FTL: Faster Than Light is the first of the recent Kickstarter-funded game craze to release. Way back in February, FTL ran a Kickstarter campaign that immediately exploded, resulting in the game reaching 200% funding in less than one day and ending up with 2005% of its required funding target of $10,000. A resounding success, then, but why did it do so well?
Well, that’s because it lets you manage a spaceship. All those dreams you’ve had about being Captain Kirk and ordering people around on a starship as you travel through space? Well, this game makes them come to life in all their pixelly, randomly-generated glory (you do dream in pixels, right?).[drop]You and your crew of three are the only survivors of a Federation force that was just wiped out by rebels. You have to get to the Federation base and warn them of the incoming threat. You do this by jumping between beacons with your ship and dealing with the random events you’re likely to find at each one as you make your way towards the exit to the next sector. If you spend too much time in a sector, the rebels will catch up and you’ll have a difficult fight on your hands, so you probably shouldn’t dawdle.
It’s not as simple as it sounds, of course. Described on the Kickstarter page as a “spaceship simulation roguelike-like”, permadeath and the usual roguelike mantra of “losing is fun” are very much in full force. When you’re unlucky enough to have your weapons taken down and have a few enemies boarding your ship you know you’re in serious trouble. Protecting the most vital systems whilst targeting theirs is the key to winning battles; it’s usually kill or be killed and FTL isn’t scared of destroying your oxygen supply and setting your cockpit on fire.
How do you fly a ship? Well, you need a crew member in the cockpit (we’ll get to what the rest of the crew should be doing soon) and fuel. Every time you jump to a beacon by selecting it on the star map, you use one unit of fuel; when you run out you have to sit around waiting for the rebels to catch up – if you’re lucky, a nice space-traveller will turn up and offer to give you some fuel in exchange for some scrap, or missiles, or drone parts.
Your other crew members should be manning the other important man-able systems, each of which will provide a different benefit – if you have someone in the shield room your shields will recover more quickly after being hit, whilst crew in the weapons room will charge the weapons more quickly and, as a result, shoot more often.
Speaking of weaponry, there’s a decent selection for you to stumble across throughout the game. Missile weapons ignore shields completely, but have limited ammunition that you can only replenish by buying or finding missiles whilst wandering around space.
Laser weaponry, however, can be used as much as you like, just wait for it to charge and fire it at a room on the enemy ship. It won’t go through shields though, so you’ll need a method to take down the shields first. The best way to take down a shield? Missiles or, should you find/buy some, ion weapons. When an ion weapon hits a shield, it disables that shield for a few seconds, allowing you to send anything through it.[drop2]A ship can have four layers of shield however, so you’ll need to take all the layers out to get through it. A missile will ignore all of those layers and, if you target it at their shield room, a hit will knock the shield out, or at least reduce the layers you need to get through. I love missiles.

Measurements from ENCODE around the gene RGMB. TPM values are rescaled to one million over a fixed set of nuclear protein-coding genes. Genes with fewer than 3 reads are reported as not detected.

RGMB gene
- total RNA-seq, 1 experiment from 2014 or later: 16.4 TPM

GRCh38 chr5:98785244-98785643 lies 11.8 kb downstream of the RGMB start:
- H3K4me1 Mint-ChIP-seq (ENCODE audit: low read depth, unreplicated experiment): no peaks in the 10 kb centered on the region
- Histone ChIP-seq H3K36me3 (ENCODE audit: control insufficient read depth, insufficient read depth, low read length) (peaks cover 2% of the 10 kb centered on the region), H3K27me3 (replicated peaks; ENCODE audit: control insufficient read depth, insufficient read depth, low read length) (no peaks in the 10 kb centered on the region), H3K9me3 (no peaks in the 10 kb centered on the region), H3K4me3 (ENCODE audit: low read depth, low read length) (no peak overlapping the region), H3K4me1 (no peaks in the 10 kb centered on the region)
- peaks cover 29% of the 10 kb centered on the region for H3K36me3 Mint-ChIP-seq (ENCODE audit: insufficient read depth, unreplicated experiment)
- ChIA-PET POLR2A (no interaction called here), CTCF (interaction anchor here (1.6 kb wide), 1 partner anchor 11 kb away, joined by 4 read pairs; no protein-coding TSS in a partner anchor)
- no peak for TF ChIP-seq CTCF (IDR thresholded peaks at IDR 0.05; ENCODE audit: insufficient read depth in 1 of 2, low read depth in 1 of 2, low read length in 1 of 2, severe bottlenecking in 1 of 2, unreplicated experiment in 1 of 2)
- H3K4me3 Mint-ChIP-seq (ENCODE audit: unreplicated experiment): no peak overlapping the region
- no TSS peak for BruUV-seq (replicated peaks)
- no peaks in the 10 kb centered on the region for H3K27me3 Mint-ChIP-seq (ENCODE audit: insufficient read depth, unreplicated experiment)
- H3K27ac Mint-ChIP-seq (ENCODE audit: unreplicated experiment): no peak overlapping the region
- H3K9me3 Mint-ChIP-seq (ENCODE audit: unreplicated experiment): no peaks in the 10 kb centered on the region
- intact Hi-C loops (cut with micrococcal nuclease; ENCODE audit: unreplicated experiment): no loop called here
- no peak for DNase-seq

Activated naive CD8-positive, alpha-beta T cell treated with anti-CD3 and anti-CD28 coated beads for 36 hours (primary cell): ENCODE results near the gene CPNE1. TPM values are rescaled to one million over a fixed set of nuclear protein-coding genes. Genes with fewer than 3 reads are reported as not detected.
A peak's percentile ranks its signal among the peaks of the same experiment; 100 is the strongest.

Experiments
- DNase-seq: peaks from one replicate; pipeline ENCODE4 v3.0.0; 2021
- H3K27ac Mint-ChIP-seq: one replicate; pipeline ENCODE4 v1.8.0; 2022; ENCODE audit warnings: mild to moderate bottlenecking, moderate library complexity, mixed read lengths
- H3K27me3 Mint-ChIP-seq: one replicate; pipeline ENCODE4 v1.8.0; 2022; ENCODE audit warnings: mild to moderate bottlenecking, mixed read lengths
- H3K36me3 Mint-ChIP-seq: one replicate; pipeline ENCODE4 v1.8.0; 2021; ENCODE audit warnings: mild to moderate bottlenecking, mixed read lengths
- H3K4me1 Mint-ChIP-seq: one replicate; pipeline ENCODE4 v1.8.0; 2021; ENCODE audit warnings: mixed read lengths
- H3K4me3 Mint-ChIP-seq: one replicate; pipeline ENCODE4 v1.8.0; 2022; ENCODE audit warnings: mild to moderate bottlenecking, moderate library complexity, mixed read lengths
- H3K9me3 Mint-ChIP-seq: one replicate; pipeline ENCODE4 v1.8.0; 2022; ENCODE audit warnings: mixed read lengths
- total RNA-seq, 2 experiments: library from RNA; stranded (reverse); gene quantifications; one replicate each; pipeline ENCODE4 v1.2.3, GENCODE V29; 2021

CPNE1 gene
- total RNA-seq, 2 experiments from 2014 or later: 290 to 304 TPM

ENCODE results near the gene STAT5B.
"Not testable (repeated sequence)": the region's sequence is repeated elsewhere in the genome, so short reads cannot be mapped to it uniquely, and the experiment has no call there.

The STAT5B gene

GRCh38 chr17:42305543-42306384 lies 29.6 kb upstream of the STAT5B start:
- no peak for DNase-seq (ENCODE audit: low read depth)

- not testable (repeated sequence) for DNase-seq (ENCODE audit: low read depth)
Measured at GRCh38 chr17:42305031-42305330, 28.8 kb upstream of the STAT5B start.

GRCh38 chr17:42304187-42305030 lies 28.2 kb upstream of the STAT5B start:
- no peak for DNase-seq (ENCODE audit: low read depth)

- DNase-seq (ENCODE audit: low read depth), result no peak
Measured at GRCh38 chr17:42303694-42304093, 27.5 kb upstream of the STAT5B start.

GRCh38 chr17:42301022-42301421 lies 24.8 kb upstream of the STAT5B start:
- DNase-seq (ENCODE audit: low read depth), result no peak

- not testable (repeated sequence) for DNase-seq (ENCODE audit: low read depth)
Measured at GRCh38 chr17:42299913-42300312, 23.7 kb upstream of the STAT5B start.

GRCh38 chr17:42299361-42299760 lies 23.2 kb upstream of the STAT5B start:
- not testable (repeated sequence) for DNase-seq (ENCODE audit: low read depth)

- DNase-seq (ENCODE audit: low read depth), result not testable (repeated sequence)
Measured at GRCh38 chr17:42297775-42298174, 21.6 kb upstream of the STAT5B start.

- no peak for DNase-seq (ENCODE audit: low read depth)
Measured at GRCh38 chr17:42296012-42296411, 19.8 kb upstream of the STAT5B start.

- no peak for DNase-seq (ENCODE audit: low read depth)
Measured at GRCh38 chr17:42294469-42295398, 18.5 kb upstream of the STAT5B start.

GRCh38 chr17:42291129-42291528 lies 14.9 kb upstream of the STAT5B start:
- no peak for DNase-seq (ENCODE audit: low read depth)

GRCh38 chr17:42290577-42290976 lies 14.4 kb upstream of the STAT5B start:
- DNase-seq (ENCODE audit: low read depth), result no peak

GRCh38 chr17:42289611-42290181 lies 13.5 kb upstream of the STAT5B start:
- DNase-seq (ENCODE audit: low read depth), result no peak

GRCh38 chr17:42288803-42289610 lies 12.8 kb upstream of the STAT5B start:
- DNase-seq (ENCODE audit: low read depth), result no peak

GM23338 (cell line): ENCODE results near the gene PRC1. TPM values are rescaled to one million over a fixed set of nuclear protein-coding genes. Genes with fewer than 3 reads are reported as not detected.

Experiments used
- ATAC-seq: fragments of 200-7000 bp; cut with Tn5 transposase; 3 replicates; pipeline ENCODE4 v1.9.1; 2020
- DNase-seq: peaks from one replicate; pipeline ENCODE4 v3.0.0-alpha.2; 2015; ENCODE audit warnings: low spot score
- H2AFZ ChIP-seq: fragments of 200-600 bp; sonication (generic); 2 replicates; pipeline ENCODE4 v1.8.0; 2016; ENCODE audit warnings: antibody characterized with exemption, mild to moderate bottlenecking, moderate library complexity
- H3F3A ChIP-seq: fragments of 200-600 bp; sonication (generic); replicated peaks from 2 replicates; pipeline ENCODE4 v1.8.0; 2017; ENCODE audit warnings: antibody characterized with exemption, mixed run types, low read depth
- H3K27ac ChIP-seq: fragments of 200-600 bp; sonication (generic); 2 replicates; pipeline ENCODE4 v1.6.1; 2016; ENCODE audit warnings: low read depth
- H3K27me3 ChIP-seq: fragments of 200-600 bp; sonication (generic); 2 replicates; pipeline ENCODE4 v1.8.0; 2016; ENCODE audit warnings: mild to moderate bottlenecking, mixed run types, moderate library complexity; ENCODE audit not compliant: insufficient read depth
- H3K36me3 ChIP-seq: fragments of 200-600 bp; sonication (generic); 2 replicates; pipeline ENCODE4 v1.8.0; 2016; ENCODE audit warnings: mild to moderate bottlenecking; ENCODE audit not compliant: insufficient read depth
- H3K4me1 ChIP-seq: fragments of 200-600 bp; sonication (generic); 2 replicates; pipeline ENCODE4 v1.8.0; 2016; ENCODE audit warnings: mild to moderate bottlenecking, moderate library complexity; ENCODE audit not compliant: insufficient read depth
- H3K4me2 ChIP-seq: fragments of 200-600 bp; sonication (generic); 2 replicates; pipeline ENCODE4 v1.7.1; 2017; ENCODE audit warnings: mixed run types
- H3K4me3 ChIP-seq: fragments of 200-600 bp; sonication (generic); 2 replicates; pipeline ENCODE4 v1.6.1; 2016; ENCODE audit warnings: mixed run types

Then again, if you’ve been relying on missiles to take shields out and then run out of missiles, you’re usually in trouble. I had to use a burst laser to take down a shield momentarily, then use a beam to slice through the opposing ship before it came back up. Surprisingly, I managed to survive. Unsurprisingly, I couldn’t beat the final boss with the same tactic and was unable to find missiles anywhere. Such is life in FTL.
All this and, thanks to a randomly generated galaxy to explore, it just doesn’t get old. I’ve played six hours already and continue to stumble across new events, find weapons I haven’t seen before and I’m still yet to use a teleporter (used for sending some of your crew onto the enemy vessel to take it down from the inside).
There are nine ships in the game but you have to unlock eight of them. Some are pretty easy to unlock whilst others are very difficult. Each ship also has an alternate layout that is unlocked by completing two of three achievements, each of which are unique to each ship and very difficult. FTL is built to last, even though it didn’t really need it because you get to manage a spaceship.
I can’t recommend the game enough. I’ve had a blast playing and I’m yet to even finish the game. I do hope there will be more content in future, like some bigger ships with bigger crews, perhaps even more weapons and random events. DLC isn’t something I often call for and you must understand it is due to wanting more, rather than an initial lack of content. There is more than enough to keep you occupied (I plan on playing again as soon as I’m done writing), I just want there to be even more.
Faster Than Light will run on pretty much anything, though it’s reported to sometimes have trouble with integrated graphics cards on laptops (although it’s completely fine on mine). It will release in two days (Friday 14th September) for £6.99, $9.99 or €9.99 depending on where you live. You can get it from Steam or Good Old Games (it’s not available to pre-order on GOG so I can’t link to it right now) and, if I didn’t already say, it comes highly recommended. If there was a CPCG seal of approval, it would be stamped all over this page.